The bills ban the shackling of pregnant inmates and allow expecting New Yorkers to purchase health insurance at any point during their pregnancy.
The news comes on the heels of a months-long campaign, led by Immigration Equality, seeking to stop the transfer.
The authors of the report say that expediting their release is a “critical part of reducing mass incarceration, and of creating a more fair, just and humane justice system.”
Trans prisoners continue to be housed in facilities with the opposite gender, resulting in discrimination, trauma, and rape.
During a five-month review of more than 200 lawsuits, and interviews with lawyers and public health experts, RH Reality Check found that drug treatment for incarcerated women is inconsistent and inadequate—and in some incidents, it is fatal.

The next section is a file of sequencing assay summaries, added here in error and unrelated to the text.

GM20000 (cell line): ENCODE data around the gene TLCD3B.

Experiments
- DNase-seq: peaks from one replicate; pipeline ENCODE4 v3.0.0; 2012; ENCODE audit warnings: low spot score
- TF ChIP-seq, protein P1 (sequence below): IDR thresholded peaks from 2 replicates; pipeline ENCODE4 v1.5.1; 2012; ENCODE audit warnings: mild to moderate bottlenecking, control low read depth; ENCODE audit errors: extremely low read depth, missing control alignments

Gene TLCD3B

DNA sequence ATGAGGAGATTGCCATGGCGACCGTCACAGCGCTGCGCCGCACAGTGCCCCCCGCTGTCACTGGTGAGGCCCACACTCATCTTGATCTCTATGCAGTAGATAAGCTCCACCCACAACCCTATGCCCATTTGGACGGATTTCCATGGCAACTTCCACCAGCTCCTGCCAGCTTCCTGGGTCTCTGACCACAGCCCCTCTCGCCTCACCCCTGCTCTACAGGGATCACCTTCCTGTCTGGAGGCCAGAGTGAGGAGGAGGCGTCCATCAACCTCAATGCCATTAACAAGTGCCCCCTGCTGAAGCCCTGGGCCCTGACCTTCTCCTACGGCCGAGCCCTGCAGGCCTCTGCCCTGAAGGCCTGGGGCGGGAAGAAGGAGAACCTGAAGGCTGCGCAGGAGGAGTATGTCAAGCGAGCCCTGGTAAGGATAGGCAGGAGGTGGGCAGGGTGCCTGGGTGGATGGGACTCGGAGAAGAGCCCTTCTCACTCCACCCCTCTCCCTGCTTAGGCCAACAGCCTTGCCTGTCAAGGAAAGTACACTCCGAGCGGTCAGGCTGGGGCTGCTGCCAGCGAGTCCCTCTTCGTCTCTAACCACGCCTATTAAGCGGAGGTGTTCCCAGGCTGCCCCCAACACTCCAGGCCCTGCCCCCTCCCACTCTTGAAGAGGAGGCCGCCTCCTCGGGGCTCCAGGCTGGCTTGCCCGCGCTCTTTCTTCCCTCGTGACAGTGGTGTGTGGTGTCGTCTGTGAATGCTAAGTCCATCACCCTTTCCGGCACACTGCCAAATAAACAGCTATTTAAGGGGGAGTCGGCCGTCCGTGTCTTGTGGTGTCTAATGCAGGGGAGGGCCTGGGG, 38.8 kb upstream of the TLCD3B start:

In this first part of RH Reality Check‘s Women, Incarcerated series, we focus on one woman’s prison time—which involved a high-risk pregnancy, forced induced labor, and shackling—to illustrate the problems that thousands of women face behind bars.
The report details numerous violations of the state’s anti-shackling law, severely limited access to birth control, lack of trauma-informed clinical care, and a routine denial of basic hygiene items like sanitary napkins and toilet paper.
Texas’ penal code explicitly exempts pregnant individuals from being punished for harming their own fetuses. But that hasn’t stopped prosecutors from charging them with child endangerment for using drugs while pregnant.
A new report on for-profit private prisons shows how correctional corporations make money whether cells are empty or occupied, depending on citizens to pay “low-crime taxes” when occupancy is down in order to cushion corporations’ bottom lines.
Race, class, ethnicity, and sex still determine, to a great degree, how justice is dispensed and whether people are treated justly by the United States legal system. Recent news stories and hard data show just how far we remain from Martin Luther King’s “promised land.”